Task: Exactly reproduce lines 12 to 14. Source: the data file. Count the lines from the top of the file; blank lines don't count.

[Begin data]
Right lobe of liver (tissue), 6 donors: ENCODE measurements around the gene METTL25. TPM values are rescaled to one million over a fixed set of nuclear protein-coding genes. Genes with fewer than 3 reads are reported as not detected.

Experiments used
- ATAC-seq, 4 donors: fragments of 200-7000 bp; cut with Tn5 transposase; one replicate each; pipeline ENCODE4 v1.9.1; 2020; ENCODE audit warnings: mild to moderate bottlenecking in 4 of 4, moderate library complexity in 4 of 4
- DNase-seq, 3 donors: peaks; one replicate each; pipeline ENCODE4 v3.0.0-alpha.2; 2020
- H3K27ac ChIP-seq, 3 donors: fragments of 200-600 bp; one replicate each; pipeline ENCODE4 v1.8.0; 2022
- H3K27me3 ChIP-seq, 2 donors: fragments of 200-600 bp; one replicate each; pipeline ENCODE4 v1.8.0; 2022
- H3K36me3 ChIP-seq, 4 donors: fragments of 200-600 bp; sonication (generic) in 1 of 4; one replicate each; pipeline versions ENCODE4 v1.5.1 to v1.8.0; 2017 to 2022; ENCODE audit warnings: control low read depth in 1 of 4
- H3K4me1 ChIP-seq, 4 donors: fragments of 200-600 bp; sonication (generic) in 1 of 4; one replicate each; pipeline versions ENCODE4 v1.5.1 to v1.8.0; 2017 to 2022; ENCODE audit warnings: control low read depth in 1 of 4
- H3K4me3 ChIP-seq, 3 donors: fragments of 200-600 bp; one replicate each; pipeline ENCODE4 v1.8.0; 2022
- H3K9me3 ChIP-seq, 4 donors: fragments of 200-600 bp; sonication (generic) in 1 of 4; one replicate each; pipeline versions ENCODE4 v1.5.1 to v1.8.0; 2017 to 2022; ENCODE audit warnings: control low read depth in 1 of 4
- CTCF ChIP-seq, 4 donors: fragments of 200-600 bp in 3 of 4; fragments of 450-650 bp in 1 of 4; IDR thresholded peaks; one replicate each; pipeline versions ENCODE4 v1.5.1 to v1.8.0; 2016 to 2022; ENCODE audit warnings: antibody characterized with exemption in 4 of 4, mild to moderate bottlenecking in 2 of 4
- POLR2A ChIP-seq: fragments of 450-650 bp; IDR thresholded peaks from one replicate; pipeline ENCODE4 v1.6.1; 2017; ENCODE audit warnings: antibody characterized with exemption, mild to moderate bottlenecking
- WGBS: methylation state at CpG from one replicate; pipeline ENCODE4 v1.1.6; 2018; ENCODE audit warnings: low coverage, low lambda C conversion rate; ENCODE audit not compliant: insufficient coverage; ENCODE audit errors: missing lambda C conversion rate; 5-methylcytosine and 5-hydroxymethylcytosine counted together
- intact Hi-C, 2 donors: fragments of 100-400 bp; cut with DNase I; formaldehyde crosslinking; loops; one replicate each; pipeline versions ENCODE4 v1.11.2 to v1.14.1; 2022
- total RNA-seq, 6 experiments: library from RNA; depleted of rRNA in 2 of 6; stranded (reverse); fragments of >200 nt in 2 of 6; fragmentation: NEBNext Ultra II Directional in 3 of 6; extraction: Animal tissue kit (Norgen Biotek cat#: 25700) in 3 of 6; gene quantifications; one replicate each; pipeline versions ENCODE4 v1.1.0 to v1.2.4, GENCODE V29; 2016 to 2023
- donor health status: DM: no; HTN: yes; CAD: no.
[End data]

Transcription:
- POLR2A ChIP-seq: fragments of 450-650 bp; IDR thresholded peaks from one replicate; pipeline ENCODE4 v1.6.1; 2017; ENCODE audit warnings: antibody characterized with exemption, mild to moderate bottlenecking
- WGBS: methylation state at CpG from one replicate; pipeline ENCODE4 v1.1.6; 2018; ENCODE audit warnings: low coverage, low lambda C conversion rate; ENCODE audit not compliant: insufficient coverage; ENCODE audit errors: missing lambda C conversion rate; 5-methylcytosine and 5-hydroxymethylcytosine counted together
- intact Hi-C, 2 donors: fragments of 100-400 bp; cut with DNase I; formaldehyde crosslinking; loops; one replicate each; pipeline versions ENCODE4 v1.11.2 to v1.14.1; 2022